Well, we did this... nothing. I'm trying to remember all the things that would make me throw up when I was sick. A full stomach usually seemed to expel easier when it all kind of sat at the top. So I had her drink water. She drank and drank and drank. Another dose of hydrogen peroxide, nothing. I lifted her back legs over her front legs. Nothing. Sat on the floor in front of her and made whorfing sounds - nothing. Walked her outside, no good. Had her drink more water and had her run up and down the stairs - nothing. Another dose of hydrogen peroxide. You guessed - nothing. What else could I possibly do?
She was still moaning from her favorite spot in the house - in the middle of a big, neon pink bean bag chair. She LOVED that chair. So I picked up the chair, with her in the middle of it, and I spun around and around in circles, as fast as I could stand to until I couldn't anymore. As I clumsily sat the bean bag chair down, she stumbled out of it, and walked lopsided out the front door and barfed in the front yard.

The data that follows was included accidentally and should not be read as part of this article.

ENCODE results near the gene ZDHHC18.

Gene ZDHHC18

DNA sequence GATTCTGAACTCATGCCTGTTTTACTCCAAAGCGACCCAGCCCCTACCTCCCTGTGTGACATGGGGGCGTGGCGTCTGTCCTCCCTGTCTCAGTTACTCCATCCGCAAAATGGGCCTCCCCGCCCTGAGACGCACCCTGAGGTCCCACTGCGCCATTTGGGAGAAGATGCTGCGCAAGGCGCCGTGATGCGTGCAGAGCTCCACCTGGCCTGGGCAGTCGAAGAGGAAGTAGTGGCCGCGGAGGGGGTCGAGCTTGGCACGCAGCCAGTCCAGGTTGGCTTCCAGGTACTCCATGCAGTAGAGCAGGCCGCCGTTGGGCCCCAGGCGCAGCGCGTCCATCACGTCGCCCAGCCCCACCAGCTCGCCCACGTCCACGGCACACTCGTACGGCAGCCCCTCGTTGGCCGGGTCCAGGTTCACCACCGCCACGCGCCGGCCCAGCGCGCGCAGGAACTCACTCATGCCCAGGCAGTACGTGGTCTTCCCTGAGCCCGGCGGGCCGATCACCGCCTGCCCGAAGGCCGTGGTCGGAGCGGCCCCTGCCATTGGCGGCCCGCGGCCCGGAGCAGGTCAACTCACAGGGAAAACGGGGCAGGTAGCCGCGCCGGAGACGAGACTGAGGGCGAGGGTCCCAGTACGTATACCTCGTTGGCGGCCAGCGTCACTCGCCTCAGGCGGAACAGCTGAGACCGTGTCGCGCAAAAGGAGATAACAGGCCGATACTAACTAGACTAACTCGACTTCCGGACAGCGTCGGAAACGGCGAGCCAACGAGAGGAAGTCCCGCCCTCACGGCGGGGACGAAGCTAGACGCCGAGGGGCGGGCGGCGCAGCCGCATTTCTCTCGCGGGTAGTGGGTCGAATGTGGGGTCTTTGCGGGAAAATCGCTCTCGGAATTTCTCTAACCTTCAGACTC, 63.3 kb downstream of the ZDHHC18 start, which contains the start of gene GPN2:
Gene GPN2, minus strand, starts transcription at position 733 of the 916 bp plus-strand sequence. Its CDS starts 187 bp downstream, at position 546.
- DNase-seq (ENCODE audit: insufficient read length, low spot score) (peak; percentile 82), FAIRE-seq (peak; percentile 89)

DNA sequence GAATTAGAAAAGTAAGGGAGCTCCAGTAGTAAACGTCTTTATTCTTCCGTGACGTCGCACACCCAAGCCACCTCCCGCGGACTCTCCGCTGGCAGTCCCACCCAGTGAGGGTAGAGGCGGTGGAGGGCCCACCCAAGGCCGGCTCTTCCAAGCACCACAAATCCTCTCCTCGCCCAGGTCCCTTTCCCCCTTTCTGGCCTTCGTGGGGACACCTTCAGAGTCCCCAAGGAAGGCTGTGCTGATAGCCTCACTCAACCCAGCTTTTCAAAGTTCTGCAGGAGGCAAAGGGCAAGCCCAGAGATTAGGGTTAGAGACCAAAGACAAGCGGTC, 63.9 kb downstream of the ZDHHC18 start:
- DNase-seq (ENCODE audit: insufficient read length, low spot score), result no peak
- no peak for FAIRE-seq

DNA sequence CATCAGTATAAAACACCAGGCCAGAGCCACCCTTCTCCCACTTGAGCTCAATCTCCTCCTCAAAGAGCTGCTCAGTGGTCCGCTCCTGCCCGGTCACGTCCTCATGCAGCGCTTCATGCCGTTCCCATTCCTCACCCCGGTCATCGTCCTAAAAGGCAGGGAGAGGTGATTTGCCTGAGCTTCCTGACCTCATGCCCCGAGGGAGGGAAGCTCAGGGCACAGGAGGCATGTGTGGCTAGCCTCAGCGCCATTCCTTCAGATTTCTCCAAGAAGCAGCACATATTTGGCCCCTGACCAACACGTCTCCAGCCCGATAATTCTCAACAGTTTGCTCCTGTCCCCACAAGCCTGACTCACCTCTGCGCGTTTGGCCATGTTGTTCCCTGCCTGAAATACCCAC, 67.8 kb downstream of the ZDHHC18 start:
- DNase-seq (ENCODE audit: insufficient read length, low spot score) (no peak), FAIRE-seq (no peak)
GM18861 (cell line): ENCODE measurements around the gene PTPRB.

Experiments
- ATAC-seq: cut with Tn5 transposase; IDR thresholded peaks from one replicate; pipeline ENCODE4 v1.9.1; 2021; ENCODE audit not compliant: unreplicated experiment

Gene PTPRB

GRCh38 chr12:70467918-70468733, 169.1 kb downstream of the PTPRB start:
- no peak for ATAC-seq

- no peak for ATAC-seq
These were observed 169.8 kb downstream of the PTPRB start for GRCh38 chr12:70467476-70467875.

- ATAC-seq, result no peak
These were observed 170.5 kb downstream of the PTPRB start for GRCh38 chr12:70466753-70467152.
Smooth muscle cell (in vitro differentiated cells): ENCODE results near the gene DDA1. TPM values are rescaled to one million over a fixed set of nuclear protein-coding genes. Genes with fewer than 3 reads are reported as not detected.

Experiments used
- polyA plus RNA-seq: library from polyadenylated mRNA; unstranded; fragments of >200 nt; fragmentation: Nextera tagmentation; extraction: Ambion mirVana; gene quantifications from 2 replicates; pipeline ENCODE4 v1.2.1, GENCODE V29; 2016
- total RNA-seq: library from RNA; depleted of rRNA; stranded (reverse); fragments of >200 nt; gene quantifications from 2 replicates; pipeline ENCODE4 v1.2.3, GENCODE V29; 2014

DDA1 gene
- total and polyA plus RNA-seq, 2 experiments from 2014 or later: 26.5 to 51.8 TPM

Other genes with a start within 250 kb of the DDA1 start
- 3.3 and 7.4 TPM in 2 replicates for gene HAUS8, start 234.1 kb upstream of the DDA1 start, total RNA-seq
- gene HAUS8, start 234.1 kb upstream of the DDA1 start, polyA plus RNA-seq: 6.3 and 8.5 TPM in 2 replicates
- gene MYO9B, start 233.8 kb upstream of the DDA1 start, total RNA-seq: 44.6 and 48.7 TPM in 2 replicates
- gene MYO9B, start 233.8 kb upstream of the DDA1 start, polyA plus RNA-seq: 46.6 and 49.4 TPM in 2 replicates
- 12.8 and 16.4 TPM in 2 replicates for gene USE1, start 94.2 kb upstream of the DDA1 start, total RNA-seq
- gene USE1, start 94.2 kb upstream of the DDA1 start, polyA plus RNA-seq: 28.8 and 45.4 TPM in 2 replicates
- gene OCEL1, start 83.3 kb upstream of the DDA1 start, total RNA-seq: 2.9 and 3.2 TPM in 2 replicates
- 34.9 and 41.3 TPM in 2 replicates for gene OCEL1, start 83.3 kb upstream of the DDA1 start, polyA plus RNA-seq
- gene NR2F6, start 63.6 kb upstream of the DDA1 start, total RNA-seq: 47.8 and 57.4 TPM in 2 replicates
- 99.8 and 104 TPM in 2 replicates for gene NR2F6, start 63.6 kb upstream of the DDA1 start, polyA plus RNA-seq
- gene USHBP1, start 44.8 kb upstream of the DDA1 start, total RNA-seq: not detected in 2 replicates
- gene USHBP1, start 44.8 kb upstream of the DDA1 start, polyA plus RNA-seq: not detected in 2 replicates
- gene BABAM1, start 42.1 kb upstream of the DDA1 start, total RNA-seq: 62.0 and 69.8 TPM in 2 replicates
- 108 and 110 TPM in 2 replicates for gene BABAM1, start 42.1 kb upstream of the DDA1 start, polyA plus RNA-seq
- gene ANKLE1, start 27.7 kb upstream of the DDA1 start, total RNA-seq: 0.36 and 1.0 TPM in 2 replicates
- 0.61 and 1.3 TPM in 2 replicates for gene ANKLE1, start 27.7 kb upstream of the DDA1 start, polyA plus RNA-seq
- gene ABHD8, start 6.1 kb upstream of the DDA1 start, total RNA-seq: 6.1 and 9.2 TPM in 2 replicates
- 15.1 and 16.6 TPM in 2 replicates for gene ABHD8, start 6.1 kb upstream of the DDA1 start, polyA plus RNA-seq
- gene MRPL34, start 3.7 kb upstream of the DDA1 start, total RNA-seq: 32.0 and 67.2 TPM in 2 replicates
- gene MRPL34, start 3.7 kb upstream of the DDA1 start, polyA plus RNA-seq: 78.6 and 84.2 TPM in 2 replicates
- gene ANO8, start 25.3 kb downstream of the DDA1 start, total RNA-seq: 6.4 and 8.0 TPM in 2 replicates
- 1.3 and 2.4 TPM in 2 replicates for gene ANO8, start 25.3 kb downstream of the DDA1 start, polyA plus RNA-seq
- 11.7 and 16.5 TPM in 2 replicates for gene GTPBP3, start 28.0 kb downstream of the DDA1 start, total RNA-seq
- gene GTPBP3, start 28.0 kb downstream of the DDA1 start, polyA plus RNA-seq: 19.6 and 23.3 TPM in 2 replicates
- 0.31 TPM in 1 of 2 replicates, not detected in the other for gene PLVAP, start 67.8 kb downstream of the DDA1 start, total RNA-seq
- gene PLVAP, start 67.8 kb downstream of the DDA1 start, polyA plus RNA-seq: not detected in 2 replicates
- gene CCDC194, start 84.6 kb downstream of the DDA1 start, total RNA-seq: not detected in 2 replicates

So in case any of you find yourselves in a vomit-inducing situation this holiday season, maybe it will help to know what worked for us :)

Storytime - Petunia

We brought in a long folding buffet table to the kitchen for Thanksgiving to help with cooking & prep space. Well, it's still sitting there, and for the moment is accumulating folded, clean laundry. The other day I had a stack of blankets and Petunia, ever the opportunist, took advantage of a nearby chair and chose the top of the pile of blankets as her napping spot. In doing so, she made the corner of the red blanket move. Mariah, unable to see Petunia on her throne from the floor, just saw the blanket moving of its own accord and barked at it all night long, even after we chased away Petunia and explained it to Mariah. Nope, she's sure it's still alive. She has stopped barking, but she still stares at it suspisciously. Tonight I'll have time to clean up and get everything put away.

Barkbusters advice for the holidays